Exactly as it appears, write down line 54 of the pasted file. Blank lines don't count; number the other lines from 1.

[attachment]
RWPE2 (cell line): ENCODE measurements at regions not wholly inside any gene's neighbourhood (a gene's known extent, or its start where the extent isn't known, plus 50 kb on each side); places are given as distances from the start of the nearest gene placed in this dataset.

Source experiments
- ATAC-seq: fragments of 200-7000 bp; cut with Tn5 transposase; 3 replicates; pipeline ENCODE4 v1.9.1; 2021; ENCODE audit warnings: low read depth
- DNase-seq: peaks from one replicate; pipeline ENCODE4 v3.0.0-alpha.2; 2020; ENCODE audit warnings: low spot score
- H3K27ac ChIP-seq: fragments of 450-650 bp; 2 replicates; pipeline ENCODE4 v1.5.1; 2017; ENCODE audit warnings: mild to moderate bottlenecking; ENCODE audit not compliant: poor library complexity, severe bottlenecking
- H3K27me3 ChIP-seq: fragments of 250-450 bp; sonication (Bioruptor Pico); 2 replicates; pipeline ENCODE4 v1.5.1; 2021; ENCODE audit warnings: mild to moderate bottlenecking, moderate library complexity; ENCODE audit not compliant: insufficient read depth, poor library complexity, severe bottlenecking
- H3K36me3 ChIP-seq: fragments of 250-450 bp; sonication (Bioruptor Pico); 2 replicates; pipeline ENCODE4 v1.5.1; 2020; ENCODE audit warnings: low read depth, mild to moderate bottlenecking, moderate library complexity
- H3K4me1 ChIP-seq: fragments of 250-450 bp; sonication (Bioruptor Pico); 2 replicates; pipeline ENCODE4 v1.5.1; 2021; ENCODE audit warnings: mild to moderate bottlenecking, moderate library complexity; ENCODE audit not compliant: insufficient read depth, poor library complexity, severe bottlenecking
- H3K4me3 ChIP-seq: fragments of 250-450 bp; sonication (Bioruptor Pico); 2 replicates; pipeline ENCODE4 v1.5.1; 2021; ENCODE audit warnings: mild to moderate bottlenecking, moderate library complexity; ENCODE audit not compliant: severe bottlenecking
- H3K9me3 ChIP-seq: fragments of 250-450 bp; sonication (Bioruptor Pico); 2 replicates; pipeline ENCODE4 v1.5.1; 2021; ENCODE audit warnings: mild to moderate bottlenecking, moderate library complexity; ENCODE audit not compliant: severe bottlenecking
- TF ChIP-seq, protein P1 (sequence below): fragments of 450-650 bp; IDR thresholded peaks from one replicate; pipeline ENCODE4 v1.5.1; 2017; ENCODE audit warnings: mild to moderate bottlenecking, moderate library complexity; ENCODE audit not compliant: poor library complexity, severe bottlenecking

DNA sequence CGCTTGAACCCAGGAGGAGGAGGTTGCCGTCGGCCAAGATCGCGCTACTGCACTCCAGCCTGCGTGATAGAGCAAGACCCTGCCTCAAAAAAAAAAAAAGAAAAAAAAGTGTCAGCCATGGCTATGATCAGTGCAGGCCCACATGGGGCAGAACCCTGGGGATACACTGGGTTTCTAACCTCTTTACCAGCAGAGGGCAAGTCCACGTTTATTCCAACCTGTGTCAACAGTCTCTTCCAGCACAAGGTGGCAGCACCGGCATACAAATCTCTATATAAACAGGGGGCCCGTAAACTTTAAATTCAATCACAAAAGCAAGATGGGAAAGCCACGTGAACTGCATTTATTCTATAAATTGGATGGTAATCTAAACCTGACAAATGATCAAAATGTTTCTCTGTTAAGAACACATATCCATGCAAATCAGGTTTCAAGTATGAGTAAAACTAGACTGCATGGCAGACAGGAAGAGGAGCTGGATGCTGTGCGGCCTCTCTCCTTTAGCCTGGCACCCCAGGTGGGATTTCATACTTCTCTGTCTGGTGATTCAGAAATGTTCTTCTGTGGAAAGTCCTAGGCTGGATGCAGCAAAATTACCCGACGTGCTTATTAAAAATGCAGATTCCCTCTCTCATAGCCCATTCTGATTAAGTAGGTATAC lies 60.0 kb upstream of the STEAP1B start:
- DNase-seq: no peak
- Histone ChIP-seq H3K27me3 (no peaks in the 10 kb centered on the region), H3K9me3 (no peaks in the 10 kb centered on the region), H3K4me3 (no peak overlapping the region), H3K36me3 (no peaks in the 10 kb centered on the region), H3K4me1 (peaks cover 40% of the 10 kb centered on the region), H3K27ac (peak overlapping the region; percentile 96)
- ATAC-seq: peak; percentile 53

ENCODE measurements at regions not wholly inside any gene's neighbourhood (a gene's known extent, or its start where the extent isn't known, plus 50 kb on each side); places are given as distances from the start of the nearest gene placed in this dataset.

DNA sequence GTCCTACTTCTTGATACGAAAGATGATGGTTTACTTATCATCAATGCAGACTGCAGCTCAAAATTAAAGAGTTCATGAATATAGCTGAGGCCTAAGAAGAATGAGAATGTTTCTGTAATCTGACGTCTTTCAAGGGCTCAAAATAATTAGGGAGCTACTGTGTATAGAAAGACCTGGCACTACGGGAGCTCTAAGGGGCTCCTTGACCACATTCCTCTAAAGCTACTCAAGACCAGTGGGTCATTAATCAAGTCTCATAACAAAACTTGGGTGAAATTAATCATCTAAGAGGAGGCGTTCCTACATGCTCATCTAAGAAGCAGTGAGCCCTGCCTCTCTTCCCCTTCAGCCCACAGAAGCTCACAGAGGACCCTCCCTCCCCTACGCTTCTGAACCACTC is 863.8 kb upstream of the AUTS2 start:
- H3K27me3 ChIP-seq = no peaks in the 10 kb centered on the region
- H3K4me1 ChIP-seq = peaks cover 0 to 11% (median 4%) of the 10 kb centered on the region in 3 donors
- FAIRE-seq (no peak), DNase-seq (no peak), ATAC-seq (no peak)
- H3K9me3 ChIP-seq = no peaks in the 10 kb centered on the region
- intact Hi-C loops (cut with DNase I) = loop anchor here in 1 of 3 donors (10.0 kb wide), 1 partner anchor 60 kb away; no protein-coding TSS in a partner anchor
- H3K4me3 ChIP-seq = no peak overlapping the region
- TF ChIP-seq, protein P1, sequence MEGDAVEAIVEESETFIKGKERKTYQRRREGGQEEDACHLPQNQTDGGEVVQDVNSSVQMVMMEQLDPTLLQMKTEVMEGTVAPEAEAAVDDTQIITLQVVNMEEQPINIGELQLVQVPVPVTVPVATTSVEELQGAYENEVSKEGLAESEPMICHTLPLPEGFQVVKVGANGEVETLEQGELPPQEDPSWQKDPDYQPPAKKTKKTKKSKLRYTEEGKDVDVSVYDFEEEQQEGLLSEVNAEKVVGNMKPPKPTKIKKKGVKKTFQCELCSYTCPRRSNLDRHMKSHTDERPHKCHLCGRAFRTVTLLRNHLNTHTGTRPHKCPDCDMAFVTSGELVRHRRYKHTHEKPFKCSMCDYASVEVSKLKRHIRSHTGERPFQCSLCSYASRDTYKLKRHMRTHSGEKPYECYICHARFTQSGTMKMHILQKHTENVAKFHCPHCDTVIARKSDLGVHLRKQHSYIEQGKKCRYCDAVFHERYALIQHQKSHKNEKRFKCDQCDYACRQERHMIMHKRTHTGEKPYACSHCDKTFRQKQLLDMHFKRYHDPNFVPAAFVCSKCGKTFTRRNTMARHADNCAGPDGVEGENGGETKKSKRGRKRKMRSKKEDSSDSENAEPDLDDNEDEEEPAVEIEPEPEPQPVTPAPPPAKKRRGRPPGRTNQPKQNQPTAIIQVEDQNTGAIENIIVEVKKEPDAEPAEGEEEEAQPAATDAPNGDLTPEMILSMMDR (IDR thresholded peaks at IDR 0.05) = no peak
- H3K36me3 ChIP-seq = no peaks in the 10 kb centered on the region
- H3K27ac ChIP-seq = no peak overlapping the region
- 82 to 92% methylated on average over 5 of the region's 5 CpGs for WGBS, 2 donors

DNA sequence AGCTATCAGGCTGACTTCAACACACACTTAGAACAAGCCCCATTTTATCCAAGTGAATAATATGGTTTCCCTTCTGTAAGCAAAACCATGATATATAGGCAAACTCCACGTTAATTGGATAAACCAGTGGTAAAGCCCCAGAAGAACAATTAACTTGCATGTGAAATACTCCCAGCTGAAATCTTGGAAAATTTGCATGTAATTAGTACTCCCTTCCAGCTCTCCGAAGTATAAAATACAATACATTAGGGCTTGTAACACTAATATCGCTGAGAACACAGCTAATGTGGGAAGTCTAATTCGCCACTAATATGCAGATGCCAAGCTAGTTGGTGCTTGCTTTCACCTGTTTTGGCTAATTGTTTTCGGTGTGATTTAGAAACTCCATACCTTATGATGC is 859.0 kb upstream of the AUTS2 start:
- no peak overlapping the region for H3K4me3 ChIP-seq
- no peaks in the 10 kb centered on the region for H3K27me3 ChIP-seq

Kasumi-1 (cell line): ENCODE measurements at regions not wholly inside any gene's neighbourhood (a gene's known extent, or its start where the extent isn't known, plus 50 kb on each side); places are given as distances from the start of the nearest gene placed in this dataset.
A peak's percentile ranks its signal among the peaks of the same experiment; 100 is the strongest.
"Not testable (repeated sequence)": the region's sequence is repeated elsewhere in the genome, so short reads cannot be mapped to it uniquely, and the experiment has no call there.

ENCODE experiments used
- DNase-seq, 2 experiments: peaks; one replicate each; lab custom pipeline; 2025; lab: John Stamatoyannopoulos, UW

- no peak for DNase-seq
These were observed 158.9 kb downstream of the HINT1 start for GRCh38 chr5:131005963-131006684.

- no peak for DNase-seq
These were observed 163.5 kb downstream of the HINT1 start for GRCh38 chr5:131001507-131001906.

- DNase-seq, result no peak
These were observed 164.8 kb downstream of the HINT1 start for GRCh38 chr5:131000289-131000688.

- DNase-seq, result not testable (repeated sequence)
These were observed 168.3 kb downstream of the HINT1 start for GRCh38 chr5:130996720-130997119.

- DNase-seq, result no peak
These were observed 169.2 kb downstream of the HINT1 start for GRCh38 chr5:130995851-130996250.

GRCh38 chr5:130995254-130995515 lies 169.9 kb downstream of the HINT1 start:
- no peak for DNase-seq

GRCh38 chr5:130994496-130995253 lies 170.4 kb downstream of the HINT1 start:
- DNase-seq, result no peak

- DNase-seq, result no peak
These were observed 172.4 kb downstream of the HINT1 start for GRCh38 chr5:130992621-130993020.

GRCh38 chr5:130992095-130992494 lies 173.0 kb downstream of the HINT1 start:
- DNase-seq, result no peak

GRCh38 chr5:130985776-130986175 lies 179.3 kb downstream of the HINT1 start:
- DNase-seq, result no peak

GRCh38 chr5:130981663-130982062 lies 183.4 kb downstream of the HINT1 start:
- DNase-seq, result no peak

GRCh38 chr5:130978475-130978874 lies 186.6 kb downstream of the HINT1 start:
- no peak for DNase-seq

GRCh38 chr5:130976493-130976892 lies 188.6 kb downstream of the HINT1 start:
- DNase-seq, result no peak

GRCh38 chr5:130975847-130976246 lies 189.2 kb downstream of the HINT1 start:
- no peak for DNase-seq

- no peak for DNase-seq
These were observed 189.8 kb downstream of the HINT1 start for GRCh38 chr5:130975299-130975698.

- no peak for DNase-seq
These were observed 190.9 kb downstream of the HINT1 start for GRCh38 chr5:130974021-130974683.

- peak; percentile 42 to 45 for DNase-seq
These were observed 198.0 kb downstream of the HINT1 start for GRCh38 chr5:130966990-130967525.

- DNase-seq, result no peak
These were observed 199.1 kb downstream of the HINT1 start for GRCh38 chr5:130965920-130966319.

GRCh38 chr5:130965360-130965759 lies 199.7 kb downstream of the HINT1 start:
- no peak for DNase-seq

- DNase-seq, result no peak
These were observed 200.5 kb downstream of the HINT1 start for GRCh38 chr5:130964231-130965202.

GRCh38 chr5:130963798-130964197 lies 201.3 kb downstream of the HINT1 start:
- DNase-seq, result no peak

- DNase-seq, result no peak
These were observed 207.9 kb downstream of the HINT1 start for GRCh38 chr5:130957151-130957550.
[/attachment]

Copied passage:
GRCh38 chr5:130985776-130986175 lies 179.3 kb downstream of the HINT1 start: